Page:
By Bonifacio Taban Kuich
October 9, 2012 (BENTIU) - The number of street children in Bentiu town and Rubkotna County is continuing to increase, despite the Unity State Ministry of Gender and Child Welfare, Innocent Lazarus Latjor, unveiled a plan in September to assist 83 street children.
- Map of South Sudan’s Unity State.
A month on the Minister said that the number appears to have increased further to around 100. The main cause, the street children told Sudan Tribune, was that their parents abandoned them as they were too poor to provide for them.
In Kalibalek market children as young eight drink alcohol, petrol and other intoxicants, such as Gatwich Laat Chap,who joined the street children two months ago.
Chap told Sudan Tribune that since he started living in the market the other children encouraged him to drink petrol. Dispute it making him ill at first, now he says that drinking petrol makes him feel "wonderful".
Some of the street children say that their parents forced them to leave their homes. Chuol Both, 10, left his home in Koch County after his mother threatened to throw him out of the family house accusing him of steeling money.
“I was forced to leave the house, after my mother accused me of stealing 25 SSP [around $8] in the family, she threaten to beat me, that is why I decided to go”, Taban said.
In Unity State child labour is common, with many children walking the dusty roads looking for customers, for shoe polishing, selling goods from wheelbarrows, as well as bread and sweets to earn for living.
South Sudan’s transition constitution say’s that child labour is not encouraged in the young nation but the law is not being implemented.
Tebuom Mead Jiech, 14, polishes shoes so he can afford his school fees. Only 27% of South Sudanese are literate. A legacy of the civil war, underinvestment before the war ended in 2005, lack of qualified teachers and facilities, and a high level of school drop outs, especially among girls.
The standard of life for people in Unity State has dropped considerably since South Sudan’s oil shut down in January as part of a dispute with neighbouring Sudan. After a new deal last month production is expected resume in two to three months.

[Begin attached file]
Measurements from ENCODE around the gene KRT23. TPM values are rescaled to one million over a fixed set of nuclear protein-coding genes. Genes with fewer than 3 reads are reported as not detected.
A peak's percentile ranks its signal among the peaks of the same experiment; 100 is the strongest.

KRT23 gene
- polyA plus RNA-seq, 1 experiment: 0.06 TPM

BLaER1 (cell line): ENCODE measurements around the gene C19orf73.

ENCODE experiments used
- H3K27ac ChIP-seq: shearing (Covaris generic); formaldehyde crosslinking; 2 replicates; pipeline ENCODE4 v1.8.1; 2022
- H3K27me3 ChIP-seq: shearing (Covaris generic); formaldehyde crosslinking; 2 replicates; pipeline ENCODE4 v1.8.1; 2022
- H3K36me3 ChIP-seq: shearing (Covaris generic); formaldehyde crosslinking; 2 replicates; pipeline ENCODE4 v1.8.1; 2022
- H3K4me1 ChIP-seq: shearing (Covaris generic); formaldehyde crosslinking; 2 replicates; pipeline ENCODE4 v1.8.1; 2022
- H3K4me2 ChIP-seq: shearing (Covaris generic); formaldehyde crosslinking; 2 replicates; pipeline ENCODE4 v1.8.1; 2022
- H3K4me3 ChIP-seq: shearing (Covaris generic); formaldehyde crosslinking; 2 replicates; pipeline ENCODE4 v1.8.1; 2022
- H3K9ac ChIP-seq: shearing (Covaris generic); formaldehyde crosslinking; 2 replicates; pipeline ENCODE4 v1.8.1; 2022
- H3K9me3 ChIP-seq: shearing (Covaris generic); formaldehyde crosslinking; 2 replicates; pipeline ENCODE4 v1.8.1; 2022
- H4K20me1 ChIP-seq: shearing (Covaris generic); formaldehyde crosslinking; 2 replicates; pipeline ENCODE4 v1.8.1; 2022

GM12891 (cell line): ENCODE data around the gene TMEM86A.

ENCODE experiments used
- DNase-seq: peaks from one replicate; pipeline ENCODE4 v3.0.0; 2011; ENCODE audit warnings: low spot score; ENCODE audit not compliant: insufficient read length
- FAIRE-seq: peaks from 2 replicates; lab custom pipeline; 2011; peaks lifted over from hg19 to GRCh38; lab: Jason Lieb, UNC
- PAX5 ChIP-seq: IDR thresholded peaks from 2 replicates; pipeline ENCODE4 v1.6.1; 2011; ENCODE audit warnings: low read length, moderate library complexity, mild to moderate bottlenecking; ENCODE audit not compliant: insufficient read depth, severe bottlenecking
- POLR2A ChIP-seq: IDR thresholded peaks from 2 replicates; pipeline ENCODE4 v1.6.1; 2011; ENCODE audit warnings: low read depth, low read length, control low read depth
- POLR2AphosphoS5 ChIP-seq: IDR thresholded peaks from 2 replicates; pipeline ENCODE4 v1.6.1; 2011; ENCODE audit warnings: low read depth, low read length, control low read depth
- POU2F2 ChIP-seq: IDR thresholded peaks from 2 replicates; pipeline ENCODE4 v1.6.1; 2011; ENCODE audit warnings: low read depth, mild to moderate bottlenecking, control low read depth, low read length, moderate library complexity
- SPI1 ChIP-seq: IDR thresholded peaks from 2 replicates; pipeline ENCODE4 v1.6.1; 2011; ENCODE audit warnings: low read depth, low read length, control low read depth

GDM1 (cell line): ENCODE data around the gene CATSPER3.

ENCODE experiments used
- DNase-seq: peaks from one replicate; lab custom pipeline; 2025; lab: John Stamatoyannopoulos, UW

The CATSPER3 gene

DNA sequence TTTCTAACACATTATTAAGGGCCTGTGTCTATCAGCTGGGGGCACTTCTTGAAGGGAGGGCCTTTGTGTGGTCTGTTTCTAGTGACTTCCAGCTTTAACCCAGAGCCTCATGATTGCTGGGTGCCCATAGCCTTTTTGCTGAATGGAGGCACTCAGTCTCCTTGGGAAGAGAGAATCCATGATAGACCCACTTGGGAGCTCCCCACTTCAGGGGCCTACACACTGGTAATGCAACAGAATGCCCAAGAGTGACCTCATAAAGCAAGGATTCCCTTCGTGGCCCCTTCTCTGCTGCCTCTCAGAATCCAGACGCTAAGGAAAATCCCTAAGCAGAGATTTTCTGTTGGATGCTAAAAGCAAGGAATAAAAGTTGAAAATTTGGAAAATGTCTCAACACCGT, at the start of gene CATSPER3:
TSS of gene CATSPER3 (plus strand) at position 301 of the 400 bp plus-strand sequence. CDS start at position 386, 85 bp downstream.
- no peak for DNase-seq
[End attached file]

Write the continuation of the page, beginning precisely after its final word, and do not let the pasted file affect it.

The shut has triggered rampant inflation on prices and other goods, especially in states that border Sudan, as it has been closed for trade for well over a year. However, Sudan’s president Bashir announced this week that the border would be reopened after a security agreement was reached in Addis Ababa.
It will take sometime for this to have an impact on the economy though and many people in Unity State go to work on an empty stomach as they cannot afford to eat.
James Mathiang Ruei, a who teaches at primary and secondary schools in Bentiu town says it is shameful that there are so many street children in the state capitall.
He called on the government allocate resources to help street children and build boarding schools where they can live and attend school.
“We urge the government to make some boarding Schools so that they can learn and they need to be managed how their future will be. Secondly we urged the NGO’s domestic organization and even international organization to build some school for those street boys”, said Ruei.
He added that there is need to carry out a survey to find out why so many children live on the streets of town like Bentiu and Rubkotna, as not all of them are orphans he said.
Unity State’s Minister of Gender and Child Welfare, Innocent Lazarus Latjor, said in September that 93 children were found on the streets up from 83 recorded in July.
The Minister has submitted a proposal to non-governmental organizations (NGO) and the state government to build two children’s centres providing accommodation and schooling facilities for the destitute children. But as yet nothing has been achieved and the levels of street children continue to increase.